How Home Alone started a debate about rebellious children
This holiday season marks the 25th anniversary of the release of the Christmas movie Home Alone. The film fascinated a generation of latchkey children and their baby boomer parents with its portrayal of eight-year-old Kevin McCallister, who not only survives while his family is out of the country but anchors them when they forget the real meaning of Christmas. It spent four weeks at no. 1 in box office sales and grossed nearly $300 million in the United States. It also sparked a debate over the authority of parents.
In a recent Atlantic piece, “How Home Alone Ruined John Hughes,” the writer argued that in the 1980s, John Hughes produced “definitive” films like The Breakfast Club and Ferris Bueller's Day Off about that generation’s youth, but then sold out for popularity in the 1990s beginning with Home Alone.
Hughes was hardly a director creating arthouse films who then suddenly began making children’s movies to get famous, but there was a perceptible shift in Hughes’s thinking about children and family in the latter half of his career. The McCallister children dressed and acted differently than the rebellious and sexually promiscuous teens that filled most of Hughes’ earlier movies. Far from being robotic or dismissively obedient, they appear to possess agency—possibly because they are less fretful about the future.
When Kevin believes he made his family disappear, he goes to a grocery store, cooks dinner, decorates, cuts down a Christmas tree, and orders pizza. This is not rebellion nor the coming-of-age story with which Hughes seemed fascinated in the ’80s.
Perhaps it’s surprising then, that a segment of Protestant evangelicals rejected Home Alone, fearing that it prompted children to disobey their parents. They saw Kevin as a symbol of an anti-authoritarian personality brewing in the ’90s. Common Sense Media, which publishes family-oriented reviews, writes about Home Alone, “What might be shocking to parents who haven't seen this movie since it first came out is the level of disrespect between kids and adults and the amount of sibling name-calling early in the movie.”
Some parents likely made a connection between the film and a child named Gregory Kingsley, who made news in 1992 by filing to divorce his parents. The details of his case rarely made into the pews, but plenty of preachers saw the case of a child permitted to split from his or her parents as disastrous for traditional family values. An emerging generation of evangelicals believed such happenings demonstrated the need for strictness and that their children had to surrender television and movie watching privileges.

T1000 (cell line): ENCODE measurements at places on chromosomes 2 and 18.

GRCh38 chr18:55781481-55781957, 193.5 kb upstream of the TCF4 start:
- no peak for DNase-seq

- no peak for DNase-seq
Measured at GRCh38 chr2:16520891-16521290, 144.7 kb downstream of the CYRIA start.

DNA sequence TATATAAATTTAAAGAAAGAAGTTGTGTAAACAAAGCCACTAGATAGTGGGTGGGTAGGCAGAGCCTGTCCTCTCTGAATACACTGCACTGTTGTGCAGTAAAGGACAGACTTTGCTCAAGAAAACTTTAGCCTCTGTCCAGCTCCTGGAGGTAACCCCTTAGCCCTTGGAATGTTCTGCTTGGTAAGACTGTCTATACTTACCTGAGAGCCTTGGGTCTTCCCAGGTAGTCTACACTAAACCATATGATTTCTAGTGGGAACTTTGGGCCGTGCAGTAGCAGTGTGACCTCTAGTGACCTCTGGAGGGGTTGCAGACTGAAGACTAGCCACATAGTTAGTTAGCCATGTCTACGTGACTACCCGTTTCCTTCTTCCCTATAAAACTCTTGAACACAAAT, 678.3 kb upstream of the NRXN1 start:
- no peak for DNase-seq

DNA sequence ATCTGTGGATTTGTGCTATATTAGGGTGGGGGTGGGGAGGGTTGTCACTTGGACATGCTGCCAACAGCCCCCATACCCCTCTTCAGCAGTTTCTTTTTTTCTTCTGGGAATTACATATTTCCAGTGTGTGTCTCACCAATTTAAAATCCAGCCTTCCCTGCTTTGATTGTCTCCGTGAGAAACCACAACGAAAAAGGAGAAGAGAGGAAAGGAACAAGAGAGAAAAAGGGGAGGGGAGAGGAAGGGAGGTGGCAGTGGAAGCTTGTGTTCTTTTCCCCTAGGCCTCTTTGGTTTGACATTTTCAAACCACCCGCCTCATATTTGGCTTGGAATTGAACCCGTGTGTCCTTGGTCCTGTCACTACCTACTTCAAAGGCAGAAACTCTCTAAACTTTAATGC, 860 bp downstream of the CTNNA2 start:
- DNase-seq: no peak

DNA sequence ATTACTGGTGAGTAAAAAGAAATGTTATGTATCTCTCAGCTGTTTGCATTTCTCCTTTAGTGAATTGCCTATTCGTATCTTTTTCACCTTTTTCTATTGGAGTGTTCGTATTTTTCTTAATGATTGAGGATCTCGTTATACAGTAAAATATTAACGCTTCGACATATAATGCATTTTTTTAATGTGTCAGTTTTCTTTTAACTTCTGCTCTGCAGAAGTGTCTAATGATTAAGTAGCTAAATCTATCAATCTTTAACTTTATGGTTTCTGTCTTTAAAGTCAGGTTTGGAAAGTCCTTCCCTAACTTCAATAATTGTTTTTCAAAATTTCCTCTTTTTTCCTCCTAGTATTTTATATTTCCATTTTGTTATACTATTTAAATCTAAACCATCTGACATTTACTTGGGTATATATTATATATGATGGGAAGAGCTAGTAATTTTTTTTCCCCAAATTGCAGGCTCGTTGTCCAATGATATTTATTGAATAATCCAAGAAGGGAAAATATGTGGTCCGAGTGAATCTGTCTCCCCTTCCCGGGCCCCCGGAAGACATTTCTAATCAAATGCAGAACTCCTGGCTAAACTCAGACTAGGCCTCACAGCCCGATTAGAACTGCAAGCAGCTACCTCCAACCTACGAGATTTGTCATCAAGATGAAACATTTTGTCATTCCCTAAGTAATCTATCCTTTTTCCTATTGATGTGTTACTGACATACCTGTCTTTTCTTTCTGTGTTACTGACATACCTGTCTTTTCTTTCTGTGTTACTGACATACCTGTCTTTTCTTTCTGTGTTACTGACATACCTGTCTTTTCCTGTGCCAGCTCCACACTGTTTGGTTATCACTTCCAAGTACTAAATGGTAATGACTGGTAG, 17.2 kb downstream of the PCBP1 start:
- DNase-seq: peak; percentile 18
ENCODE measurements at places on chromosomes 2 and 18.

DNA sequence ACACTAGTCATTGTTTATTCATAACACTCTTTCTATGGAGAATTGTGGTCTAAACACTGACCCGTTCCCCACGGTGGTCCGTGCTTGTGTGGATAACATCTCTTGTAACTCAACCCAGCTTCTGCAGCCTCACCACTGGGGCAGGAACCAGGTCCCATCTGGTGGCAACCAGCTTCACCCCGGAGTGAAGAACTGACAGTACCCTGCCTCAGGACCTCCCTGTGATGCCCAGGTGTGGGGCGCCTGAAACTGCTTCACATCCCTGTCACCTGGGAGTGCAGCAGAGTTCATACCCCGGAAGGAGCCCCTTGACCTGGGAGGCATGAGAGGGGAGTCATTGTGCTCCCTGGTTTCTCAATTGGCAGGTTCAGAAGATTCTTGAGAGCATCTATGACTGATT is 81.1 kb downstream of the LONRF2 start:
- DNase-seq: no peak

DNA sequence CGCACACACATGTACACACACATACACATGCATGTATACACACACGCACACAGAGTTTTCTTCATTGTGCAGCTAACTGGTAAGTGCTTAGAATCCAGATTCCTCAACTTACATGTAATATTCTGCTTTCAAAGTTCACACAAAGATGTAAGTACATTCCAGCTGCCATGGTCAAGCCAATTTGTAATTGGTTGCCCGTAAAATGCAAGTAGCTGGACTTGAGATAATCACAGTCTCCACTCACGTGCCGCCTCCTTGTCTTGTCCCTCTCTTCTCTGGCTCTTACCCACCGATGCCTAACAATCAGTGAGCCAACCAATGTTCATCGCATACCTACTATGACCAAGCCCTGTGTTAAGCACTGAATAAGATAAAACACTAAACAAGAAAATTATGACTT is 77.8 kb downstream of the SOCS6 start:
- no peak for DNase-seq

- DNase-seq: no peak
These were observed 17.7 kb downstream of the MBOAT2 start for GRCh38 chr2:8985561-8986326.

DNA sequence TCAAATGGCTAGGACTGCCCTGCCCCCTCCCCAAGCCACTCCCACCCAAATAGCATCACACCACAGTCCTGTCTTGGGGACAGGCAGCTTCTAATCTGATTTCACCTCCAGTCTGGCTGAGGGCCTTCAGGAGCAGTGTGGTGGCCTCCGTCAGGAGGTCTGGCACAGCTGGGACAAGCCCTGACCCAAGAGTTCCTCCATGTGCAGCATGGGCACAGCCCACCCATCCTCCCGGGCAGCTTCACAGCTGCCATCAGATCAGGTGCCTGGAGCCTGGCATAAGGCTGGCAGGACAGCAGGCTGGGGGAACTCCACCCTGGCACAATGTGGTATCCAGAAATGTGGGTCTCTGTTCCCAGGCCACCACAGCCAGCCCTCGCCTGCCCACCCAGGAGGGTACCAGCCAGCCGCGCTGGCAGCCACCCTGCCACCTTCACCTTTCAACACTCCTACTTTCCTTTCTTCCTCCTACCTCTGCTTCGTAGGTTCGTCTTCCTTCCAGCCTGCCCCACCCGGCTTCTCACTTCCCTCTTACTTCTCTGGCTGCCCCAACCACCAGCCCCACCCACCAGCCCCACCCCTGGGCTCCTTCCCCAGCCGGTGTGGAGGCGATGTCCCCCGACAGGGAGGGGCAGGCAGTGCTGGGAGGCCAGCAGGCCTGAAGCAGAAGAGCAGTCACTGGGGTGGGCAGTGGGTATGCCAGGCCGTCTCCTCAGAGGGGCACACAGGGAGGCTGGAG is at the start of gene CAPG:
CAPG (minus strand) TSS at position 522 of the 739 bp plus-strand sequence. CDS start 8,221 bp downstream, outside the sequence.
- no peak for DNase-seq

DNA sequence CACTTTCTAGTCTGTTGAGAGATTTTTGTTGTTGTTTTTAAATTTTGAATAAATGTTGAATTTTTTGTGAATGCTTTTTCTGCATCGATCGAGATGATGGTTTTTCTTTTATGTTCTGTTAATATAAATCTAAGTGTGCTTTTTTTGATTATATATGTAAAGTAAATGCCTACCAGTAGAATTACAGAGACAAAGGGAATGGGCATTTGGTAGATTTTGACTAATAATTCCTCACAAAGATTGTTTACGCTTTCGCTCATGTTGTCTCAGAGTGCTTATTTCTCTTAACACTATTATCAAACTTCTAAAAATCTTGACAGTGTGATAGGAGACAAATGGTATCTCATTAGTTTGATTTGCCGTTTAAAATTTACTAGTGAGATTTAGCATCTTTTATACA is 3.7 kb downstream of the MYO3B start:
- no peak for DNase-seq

It is no surprise that home schooling grew rapidly during this period, partly as result of the formation of Bill Gothard’s Institute in Basic Life Principles in 1989. The recently disgraced leader’s ministry grew along with fear that unfettered children would lead the way to cultural collapse.
Gothard, a key figure in Christian legalism, promised parents that strictness was the cure for teen rebelliousness. The growth of IBLP and Basic Life Principles conferences show that the culture wars struck genuine fear in Christian evangelicals. They believed that bad ideas could have catastrophic consequences for Western culture. The cold war’s conclusion presented new opportunities for re-making culture in Christ’s image, even if it meant overplaying their concerns about cultural artifacts such as Home Alone.
A host of new literature addresses the culture wars as a whole, but not yet its effect in specific contexts. In fact, side trails like the evangelical reaction to a seemingly harmless Christmas movie cannot be discounted for their larger impact on evangelical thinking about the influence of the arts on human action. Many of the institutions that blossomed during this era, such as IBLP, are either fading or ending. Let us hope a generation of historians can reconstruct the strange and amazing puzzles that made the culture wars.
Our weekly feature Then and Now harnesses the expertise of American religious historians who care about the cities of God and the cities of humans. It's published in partnership with the Kripke Center of Creighton University and edited by Edward Carson, Beth Shalom Hessel, and John D. Wilsey.